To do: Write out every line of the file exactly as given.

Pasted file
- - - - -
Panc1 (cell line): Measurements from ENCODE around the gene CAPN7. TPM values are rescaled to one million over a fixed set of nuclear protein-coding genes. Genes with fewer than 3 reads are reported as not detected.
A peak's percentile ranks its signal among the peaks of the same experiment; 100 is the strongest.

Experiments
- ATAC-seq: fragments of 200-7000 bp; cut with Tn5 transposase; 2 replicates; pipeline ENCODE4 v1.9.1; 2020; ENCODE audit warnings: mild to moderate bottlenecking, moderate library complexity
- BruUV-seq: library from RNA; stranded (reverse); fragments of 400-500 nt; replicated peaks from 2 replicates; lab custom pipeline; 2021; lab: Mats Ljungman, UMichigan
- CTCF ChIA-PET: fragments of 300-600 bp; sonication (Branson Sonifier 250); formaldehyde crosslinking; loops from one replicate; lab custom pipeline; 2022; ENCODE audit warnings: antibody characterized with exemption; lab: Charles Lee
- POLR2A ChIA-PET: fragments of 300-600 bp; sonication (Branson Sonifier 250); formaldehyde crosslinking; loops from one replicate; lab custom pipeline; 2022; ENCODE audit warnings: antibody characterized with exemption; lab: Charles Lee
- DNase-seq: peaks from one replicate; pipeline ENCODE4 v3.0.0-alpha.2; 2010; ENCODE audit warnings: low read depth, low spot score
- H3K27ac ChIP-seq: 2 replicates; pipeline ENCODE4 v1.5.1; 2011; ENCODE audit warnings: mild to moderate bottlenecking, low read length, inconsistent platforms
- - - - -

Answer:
Panc1 (cell line): Measurements from ENCODE around the gene CAPN7. TPM values are rescaled to one million over a fixed set of nuclear protein-coding genes. Genes with fewer than 3 reads are reported as not detected.
A peak's percentile ranks its signal among the peaks of the same experiment; 100 is the strongest.

Experiments
- ATAC-seq: fragments of 200-7000 bp; cut with Tn5 transposase; 2 replicates; pipeline ENCODE4 v1.9.1; 2020; ENCODE audit warnings: mild to moderate bottlenecking, moderate library complexity
- BruUV-seq: library from RNA; stranded (reverse); fragments of 400-500 nt; replicated peaks from 2 replicates; lab custom pipeline; 2021; lab: Mats Ljungman, UMichigan
- CTCF ChIA-PET: fragments of 300-600 bp; sonication (Branson Sonifier 250); formaldehyde crosslinking; loops from one replicate; lab custom pipeline; 2022; ENCODE audit warnings: antibody characterized with exemption; lab: Charles Lee
- POLR2A ChIA-PET: fragments of 300-600 bp; sonication (Branson Sonifier 250); formaldehyde crosslinking; loops from one replicate; lab custom pipeline; 2022; ENCODE audit warnings: antibody characterized with exemption; lab: Charles Lee
- DNase-seq: peaks from one replicate; pipeline ENCODE4 v3.0.0-alpha.2; 2010; ENCODE audit warnings: low read depth, low spot score
- H3K27ac ChIP-seq: 2 replicates; pipeline ENCODE4 v1.5.1; 2011; ENCODE audit warnings: mild to moderate bottlenecking, low read length, inconsistent platforms